Discover a terrifying new world on our doorstep with a gripping, gory horror based on the best-selling manga. Anime fans and scream junkies alike will savour a twisted dish where the line between good and evil isn’t just blurred, but smeared in blood.
Quiet and bookish, Ken Kaneki (Masataka Kubota) was all but dead to a world living in fear of “Ghouls”: creatures who not only share our skin, but crave its taste. When a nightmarish encounter leaves him a human-ghoul hybrid however, Ken finds himself taken under the wing of those he once considered monsters and fighting to protect them from a vengeful hunger that will leave him asking what it truly means to be inhuman.
A thrilling reimagining of the breakout hit manga, “Tokyo Ghoul” is a gruesome delicacy that not only opens up the original’s captivating world to whole new audiences, but provides a gourmet feast for existing fans – earning deserved praise for its faithfulness to the source material in a climate where fans feel justified in hesitation towards live-action adaptations.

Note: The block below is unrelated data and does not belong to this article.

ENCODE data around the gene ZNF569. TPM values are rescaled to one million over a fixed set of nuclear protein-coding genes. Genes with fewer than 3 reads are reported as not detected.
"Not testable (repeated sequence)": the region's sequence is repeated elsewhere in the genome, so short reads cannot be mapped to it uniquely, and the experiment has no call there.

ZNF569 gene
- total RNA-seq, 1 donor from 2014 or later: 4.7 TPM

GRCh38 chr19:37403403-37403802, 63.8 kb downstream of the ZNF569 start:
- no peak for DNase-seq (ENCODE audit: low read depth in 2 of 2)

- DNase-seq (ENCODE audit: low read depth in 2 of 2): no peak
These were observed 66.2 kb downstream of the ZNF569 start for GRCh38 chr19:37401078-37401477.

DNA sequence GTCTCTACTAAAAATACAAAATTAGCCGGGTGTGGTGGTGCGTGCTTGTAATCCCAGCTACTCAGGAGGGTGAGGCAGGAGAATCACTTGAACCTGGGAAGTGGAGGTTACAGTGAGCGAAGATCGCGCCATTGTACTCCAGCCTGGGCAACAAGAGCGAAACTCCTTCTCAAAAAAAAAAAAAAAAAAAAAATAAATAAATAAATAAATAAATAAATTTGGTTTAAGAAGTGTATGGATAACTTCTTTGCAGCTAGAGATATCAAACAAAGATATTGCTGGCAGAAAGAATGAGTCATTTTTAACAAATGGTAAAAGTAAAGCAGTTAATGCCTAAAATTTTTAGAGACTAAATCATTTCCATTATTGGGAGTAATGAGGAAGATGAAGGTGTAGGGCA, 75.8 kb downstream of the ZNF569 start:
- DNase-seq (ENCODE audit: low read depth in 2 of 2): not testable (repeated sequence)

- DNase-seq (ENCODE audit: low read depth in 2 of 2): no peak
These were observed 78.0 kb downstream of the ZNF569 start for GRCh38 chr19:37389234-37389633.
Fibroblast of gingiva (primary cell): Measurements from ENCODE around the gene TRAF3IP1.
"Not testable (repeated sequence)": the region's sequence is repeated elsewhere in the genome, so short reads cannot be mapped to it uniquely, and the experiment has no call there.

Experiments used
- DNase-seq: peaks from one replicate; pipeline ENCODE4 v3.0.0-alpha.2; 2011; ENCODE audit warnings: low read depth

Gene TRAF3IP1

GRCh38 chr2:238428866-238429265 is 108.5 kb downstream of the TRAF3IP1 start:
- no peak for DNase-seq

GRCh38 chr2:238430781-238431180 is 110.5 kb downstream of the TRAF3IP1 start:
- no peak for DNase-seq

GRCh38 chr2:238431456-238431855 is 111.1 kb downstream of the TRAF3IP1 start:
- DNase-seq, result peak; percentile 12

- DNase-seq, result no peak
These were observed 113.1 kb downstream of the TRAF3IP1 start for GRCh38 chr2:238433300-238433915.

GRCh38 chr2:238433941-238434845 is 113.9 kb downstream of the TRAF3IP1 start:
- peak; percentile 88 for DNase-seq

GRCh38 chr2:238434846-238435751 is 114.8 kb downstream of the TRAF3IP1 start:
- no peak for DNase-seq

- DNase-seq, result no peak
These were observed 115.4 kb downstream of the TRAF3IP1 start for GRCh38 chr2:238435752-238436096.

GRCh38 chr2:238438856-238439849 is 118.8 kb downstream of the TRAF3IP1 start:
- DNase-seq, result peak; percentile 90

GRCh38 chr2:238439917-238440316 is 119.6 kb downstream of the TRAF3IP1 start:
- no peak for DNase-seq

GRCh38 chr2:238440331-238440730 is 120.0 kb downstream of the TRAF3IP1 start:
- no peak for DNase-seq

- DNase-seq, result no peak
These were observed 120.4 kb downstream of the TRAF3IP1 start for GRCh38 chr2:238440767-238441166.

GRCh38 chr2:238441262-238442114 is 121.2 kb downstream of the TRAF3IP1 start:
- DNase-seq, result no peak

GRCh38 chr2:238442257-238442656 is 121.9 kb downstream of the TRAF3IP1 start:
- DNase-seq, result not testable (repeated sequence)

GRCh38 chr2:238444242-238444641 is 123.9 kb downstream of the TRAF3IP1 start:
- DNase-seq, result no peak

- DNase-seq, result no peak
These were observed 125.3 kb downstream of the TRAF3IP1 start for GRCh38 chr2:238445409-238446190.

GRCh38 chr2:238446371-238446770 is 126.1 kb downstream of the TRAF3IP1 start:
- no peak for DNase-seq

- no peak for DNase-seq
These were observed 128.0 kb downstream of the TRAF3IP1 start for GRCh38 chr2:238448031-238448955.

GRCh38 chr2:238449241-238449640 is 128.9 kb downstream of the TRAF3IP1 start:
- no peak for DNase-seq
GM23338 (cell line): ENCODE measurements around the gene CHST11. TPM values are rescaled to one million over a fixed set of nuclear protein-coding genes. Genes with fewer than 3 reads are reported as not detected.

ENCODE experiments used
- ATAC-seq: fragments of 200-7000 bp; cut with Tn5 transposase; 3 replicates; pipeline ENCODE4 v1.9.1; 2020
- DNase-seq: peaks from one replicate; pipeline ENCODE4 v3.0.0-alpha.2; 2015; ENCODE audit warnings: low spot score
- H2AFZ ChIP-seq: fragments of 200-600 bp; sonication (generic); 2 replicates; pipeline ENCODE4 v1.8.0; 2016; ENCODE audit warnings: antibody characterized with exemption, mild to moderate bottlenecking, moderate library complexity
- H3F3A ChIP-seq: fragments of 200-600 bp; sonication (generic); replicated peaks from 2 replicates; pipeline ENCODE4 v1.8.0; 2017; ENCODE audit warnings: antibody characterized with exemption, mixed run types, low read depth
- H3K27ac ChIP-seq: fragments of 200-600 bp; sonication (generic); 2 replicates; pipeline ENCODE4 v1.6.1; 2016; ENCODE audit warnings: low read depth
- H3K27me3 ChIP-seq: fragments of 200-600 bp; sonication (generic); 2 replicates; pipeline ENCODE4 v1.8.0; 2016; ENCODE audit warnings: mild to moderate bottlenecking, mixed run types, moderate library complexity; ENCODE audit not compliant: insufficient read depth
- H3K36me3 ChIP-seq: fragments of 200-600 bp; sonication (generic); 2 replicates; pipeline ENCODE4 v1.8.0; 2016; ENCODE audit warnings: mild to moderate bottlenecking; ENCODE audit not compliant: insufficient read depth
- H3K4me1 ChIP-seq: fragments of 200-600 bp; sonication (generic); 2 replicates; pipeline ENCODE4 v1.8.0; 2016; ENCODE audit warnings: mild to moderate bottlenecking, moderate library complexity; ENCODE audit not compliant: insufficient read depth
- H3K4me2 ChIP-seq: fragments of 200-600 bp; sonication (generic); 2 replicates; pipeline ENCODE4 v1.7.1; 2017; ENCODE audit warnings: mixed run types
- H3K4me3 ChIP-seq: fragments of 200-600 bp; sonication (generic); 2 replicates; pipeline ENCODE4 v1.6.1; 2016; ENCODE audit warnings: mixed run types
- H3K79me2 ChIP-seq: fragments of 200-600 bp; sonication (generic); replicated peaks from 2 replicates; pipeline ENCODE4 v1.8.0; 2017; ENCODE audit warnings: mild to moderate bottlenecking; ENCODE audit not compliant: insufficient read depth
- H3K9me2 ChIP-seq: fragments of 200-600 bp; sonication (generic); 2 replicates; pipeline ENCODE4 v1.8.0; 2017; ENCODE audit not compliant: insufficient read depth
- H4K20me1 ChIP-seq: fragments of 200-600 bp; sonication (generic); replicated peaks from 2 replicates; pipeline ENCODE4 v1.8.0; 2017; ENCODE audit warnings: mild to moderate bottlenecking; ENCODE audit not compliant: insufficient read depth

Similar films may be content with positioning the monstrous ghouls as unsympathetic foes of a vulnerable humanity. “Tokyo Ghoul” however, expertly paints its picture a striking moral grey, with examples like T?ka (portrayed by Fumika Shimizu) and her frustrated struggles to live in both worlds, giving us a wonderfully nuanced view of the humanity in monsters and the savagery in humanity.
Kentarô Hagiwara shines in his feature film debut, harmonising each ingredient on his plate into a unified flavour led by Masataka Kubota and supported by powerful spices like a deliciously creepy performance by Y? Aoi. With clever framing against the narrative’s brutal turns, even the costume choices are at times given an expressiveness that makes them feel like worthy additions to the cast!